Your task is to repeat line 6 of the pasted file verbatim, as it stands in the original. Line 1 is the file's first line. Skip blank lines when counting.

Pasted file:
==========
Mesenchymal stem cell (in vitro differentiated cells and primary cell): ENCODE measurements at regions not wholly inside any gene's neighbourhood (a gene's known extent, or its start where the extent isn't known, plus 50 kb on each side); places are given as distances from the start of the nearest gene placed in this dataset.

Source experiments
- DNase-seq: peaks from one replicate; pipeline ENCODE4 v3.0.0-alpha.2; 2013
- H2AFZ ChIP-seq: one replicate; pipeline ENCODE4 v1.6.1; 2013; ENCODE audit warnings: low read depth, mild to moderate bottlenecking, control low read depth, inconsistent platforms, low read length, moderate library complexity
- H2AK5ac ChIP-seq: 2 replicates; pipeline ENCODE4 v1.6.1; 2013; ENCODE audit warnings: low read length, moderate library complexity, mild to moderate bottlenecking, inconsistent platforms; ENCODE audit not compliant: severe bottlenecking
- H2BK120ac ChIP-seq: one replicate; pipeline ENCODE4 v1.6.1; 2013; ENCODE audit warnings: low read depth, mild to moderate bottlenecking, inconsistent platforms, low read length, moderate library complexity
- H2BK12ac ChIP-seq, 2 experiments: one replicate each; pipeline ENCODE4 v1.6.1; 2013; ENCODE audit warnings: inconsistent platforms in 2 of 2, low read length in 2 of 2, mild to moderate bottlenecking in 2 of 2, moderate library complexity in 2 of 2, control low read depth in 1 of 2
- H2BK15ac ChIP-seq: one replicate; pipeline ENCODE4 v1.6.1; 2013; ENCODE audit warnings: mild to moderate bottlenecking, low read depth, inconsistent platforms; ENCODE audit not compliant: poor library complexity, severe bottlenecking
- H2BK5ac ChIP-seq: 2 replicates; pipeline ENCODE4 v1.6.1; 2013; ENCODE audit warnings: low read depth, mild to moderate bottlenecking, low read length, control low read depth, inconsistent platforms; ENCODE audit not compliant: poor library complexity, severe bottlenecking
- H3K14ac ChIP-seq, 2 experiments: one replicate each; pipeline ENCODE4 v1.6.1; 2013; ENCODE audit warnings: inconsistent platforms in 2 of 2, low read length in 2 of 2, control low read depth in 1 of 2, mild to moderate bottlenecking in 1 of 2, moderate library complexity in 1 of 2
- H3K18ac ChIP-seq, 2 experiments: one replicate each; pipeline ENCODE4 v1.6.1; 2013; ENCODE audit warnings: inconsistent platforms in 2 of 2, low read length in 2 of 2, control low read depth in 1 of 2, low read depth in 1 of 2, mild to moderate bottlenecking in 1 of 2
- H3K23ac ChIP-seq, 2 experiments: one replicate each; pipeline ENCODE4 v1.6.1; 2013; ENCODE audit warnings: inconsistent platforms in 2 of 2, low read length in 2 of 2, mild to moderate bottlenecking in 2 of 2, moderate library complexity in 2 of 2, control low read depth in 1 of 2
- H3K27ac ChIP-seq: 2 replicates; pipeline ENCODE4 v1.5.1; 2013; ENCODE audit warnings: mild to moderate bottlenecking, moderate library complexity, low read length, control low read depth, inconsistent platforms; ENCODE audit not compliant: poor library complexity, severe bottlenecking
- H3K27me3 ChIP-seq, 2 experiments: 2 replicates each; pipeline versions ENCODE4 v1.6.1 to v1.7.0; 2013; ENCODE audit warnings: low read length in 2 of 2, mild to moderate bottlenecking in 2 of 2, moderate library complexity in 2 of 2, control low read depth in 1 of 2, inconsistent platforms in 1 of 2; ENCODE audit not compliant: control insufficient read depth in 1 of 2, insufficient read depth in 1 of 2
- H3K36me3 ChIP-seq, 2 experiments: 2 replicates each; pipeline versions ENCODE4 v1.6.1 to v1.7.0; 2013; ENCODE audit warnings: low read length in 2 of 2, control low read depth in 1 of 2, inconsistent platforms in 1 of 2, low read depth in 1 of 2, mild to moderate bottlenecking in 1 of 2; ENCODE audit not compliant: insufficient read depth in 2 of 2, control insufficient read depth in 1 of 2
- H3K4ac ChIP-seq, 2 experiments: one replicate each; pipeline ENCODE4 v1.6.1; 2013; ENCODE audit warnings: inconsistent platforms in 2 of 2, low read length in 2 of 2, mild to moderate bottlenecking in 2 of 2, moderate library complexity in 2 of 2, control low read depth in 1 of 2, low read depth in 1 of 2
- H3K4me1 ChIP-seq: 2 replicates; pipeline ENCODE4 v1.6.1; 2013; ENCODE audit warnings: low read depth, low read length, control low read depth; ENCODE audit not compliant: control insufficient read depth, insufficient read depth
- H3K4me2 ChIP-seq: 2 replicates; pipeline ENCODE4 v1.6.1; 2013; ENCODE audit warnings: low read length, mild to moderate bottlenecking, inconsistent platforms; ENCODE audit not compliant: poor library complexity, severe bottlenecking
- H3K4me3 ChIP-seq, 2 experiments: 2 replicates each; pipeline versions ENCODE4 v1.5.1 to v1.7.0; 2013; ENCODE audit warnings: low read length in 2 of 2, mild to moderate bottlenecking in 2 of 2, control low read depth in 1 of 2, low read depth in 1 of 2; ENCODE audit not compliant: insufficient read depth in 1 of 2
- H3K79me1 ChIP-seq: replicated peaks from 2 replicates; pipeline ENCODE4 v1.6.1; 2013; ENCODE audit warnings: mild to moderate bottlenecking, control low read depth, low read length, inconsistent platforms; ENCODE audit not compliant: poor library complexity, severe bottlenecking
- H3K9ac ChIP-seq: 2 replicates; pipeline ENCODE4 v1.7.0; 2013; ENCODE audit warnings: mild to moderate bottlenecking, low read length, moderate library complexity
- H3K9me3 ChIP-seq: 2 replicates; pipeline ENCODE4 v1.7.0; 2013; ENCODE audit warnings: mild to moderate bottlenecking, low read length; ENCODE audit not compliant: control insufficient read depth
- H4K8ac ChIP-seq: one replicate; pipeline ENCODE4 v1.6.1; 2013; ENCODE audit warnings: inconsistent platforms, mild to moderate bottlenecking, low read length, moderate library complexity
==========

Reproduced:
- H2BK120ac ChIP-seq: one replicate; pipeline ENCODE4 v1.6.1; 2013; ENCODE audit warnings: low read depth, mild to moderate bottlenecking, inconsistent platforms, low read length, moderate library complexity